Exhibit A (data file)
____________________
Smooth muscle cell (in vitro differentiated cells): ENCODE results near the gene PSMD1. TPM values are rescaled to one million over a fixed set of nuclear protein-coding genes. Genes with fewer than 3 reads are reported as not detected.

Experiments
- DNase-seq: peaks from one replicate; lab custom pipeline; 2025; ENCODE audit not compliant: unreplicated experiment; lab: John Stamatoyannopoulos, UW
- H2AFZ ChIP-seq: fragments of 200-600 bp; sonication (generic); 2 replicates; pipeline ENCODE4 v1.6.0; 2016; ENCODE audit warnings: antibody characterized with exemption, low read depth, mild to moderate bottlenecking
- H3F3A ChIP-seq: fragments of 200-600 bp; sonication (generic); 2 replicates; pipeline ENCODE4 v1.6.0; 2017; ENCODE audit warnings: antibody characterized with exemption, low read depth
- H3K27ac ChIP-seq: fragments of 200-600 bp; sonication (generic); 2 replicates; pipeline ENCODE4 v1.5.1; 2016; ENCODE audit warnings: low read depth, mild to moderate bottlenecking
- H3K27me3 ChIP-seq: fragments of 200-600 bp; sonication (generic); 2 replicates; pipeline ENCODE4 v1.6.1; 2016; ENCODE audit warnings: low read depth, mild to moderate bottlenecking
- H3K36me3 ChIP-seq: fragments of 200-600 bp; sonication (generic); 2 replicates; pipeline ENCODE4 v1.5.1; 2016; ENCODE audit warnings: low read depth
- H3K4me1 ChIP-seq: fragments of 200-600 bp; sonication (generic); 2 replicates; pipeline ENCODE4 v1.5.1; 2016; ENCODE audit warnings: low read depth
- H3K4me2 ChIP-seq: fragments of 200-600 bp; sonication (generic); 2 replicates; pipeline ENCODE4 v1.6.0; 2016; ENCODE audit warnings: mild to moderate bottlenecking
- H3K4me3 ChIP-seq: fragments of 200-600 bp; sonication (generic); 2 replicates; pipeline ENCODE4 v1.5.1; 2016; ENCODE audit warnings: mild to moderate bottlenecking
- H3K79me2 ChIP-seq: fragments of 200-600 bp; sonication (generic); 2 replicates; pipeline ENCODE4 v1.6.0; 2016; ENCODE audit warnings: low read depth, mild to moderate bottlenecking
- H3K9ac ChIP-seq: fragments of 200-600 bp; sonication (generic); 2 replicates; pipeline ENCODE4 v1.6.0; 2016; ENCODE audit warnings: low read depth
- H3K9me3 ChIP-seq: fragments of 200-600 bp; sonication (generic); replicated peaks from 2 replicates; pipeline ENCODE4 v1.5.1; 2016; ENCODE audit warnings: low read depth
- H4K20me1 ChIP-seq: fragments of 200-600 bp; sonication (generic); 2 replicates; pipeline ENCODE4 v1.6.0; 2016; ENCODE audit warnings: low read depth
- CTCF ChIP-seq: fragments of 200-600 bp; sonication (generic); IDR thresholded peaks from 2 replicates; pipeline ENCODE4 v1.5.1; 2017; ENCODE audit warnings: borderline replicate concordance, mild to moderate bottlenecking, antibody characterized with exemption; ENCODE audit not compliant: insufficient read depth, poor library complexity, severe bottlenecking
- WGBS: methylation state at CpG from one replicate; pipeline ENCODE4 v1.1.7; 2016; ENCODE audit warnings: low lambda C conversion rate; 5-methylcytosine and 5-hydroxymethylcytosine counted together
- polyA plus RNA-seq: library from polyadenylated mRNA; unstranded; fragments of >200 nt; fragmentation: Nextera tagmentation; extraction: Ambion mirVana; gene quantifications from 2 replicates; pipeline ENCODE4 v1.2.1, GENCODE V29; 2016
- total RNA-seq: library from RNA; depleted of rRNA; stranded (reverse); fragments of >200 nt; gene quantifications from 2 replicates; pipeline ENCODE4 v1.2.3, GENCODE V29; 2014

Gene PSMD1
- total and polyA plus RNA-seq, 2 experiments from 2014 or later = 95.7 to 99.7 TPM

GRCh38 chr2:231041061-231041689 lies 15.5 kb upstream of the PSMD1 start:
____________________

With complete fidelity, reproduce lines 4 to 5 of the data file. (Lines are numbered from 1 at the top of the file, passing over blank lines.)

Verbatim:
- H2AFZ ChIP-seq: fragments of 200-600 bp; sonication (generic); 2 replicates; pipeline ENCODE4 v1.6.0; 2016; ENCODE audit warnings: antibody characterized with exemption, low read depth, mild to moderate bottlenecking
- H3F3A ChIP-seq: fragments of 200-600 bp; sonication (generic); 2 replicates; pipeline ENCODE4 v1.6.0; 2017; ENCODE audit warnings: antibody characterized with exemption, low read depth